The European Union’s (EU) F-Gas Regulation and Ecodesign Directive are vital to meeting the EU 2050 Carbon Neutral goal, according to Francesco Scuderi, Deputy Secretary General of Eurovent, a Brussels-based European trade association.
Scuderi delivered this message in his policy presentation at the ATMO/DTI Technical Conference, an online event hosted by shecco (publisher of this website) and the Danish Technology Institute, on June 23-24.
Under the terms of the Paris Agreement ratified by the European Union in 2016, the EU is committed to reducing its carbon emissions to zero by 2050, according to the European Parliament website.
Noting this goal, Scuderi emphasized that f-gas regulations and ecodesign measures are vital to reducing carbon emissions both now and in the future.
To meet the zero emissions target, “in my opinion, everything is in place,” he said. “We can get there.”
F-gas regulations and ecodesign
The EU adopted the original F-Gas Regulation in 2006; this was updated with legislation in 2014. designed to reduce emissions by two-thirds by 2030, and these keep the EU compliant with the Kigali Amendment until 2030. The European Commission is seeking feedback on a revision of the F-Gas regulation.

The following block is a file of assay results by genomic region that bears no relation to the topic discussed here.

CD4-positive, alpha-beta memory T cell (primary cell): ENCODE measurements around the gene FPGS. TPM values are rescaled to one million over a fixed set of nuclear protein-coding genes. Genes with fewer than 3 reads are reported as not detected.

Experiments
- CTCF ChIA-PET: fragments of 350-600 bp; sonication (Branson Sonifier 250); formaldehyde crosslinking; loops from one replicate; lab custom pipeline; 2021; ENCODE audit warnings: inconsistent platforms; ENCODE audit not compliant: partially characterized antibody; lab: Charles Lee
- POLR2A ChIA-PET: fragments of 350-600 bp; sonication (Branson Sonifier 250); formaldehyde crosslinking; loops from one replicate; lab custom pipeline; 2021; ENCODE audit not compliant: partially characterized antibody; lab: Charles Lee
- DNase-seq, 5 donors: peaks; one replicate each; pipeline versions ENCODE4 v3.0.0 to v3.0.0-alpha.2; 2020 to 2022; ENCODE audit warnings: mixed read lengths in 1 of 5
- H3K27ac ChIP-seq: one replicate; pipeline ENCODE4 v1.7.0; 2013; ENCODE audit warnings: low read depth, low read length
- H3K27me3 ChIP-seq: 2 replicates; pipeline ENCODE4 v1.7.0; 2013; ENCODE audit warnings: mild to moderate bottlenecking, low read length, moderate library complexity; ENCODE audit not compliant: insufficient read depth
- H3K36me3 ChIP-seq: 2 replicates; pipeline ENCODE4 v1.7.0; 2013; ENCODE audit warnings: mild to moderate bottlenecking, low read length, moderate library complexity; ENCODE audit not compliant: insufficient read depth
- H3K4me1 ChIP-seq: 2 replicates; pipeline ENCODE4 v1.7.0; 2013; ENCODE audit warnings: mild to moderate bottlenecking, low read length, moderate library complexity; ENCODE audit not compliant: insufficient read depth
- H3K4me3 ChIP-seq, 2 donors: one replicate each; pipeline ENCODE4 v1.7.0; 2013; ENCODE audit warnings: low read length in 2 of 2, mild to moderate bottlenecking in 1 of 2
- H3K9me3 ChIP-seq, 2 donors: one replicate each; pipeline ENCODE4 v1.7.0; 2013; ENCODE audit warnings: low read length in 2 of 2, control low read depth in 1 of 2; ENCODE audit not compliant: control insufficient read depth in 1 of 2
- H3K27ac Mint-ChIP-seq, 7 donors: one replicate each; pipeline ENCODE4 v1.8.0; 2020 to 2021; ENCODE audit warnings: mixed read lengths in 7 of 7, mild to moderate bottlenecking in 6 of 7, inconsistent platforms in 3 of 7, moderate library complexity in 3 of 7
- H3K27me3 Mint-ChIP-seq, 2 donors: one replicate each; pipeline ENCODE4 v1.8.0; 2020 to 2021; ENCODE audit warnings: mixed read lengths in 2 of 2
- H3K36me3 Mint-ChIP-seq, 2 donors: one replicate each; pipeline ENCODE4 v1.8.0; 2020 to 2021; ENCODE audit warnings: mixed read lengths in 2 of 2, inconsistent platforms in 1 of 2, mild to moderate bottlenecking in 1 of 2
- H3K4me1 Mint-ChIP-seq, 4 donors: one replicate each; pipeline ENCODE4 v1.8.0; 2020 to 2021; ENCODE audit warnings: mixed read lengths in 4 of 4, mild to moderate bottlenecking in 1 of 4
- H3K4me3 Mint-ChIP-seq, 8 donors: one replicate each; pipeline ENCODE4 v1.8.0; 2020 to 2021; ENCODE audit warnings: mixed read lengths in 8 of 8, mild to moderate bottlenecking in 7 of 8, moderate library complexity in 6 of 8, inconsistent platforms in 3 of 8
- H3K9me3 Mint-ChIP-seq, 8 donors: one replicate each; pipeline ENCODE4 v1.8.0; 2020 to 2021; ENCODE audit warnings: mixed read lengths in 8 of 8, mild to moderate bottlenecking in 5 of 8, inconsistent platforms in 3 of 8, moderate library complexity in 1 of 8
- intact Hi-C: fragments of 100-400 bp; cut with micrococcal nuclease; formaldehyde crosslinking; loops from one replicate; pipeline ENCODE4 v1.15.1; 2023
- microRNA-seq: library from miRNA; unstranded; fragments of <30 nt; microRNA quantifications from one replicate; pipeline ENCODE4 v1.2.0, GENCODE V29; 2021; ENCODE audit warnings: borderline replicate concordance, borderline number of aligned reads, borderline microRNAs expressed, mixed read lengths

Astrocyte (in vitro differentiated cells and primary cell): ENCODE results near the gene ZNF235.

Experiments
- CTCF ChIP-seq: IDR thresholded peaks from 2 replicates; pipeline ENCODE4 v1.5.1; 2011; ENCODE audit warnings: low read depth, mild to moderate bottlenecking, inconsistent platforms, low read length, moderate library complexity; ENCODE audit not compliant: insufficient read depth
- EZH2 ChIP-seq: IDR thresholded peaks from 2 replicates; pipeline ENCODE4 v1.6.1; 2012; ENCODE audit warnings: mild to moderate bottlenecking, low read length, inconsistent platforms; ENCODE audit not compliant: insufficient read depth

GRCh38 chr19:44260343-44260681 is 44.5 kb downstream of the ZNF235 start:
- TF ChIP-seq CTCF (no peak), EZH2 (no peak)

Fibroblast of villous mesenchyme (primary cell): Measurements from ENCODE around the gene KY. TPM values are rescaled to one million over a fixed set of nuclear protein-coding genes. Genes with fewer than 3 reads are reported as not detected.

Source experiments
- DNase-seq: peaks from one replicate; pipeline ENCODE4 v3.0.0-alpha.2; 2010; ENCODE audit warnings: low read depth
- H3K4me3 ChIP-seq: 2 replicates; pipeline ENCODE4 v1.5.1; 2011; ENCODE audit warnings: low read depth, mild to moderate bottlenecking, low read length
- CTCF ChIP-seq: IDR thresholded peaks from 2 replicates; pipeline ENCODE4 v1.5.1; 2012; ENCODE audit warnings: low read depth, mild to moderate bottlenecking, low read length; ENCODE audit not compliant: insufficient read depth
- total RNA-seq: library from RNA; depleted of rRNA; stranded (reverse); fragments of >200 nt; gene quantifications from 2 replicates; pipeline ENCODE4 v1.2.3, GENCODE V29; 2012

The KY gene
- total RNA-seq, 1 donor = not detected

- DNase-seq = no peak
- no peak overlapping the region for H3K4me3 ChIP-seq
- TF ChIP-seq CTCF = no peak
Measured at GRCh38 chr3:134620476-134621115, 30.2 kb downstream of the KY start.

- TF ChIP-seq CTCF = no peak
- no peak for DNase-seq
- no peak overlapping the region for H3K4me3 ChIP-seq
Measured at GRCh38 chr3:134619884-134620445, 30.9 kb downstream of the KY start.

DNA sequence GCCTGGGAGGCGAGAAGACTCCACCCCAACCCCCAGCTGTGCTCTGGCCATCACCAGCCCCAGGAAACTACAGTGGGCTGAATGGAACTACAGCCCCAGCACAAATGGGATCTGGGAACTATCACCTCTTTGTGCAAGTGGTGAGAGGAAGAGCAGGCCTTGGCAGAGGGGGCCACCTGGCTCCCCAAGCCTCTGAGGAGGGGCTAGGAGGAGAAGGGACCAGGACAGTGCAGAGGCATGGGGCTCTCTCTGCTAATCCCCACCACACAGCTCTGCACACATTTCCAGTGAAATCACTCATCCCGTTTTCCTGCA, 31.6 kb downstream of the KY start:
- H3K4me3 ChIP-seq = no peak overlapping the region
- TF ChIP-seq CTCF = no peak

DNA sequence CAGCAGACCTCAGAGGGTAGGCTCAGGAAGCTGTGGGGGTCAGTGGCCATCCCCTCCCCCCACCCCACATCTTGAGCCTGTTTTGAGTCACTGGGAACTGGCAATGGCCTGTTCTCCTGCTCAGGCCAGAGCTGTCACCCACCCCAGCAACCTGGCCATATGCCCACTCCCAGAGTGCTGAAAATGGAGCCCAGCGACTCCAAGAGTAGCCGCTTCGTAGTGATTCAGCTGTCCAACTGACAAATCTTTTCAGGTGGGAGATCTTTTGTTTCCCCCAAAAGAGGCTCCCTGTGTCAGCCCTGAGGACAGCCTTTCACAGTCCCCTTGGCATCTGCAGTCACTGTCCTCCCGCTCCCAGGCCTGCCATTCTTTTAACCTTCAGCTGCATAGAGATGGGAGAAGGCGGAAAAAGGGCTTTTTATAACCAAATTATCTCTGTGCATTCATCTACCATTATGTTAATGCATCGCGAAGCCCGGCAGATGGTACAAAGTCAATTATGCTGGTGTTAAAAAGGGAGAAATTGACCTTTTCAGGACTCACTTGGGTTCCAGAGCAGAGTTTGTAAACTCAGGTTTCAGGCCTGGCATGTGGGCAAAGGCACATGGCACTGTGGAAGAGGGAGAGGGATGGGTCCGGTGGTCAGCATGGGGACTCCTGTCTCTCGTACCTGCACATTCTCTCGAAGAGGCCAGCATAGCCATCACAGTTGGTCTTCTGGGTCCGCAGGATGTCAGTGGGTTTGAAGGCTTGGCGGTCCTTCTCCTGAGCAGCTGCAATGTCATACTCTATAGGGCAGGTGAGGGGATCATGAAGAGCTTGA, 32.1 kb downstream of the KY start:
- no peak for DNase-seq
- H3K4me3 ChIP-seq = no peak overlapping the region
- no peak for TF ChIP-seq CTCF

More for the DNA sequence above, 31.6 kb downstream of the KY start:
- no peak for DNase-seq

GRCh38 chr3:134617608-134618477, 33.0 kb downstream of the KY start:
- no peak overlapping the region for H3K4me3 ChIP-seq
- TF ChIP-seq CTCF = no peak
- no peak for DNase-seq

Over time the F-Gas Regulation limits the amount of f-gas that can be placed on the market.As of 2021, the EU will reduce f-gas quotas from 63% of the 2014 baseline to 41% of the baseline, “a huge decrease,” which will greatly limit their GWP, Scuderi noted.
As well as f-gas reduction, the EU’s new ecodesign measures will come into effect in March 2021, imposing strict energy efficiency requirements on the HVAC&R sector.
“It means that we will have more energy efficient products,” Scuderi said. “It means that we are going to reduce the energy consumption.”
“These measures, all together, can drive the strategy and play a role in order to achieve climate neutrality,” he added.
Environmental regulation and product efficiency standards do not compromise growth, Scuderi argued. “From the 90s up to 2017 we had a total reduction of CO2 emissions of […] about 50%,” he noted. “But our European Gross Domestic Product [GDP] has increased more than 20%.”
“It means that it’s possible to reduce emissions, but also at the same time, to have a climate neutral economy which will allow for a sustainable future.”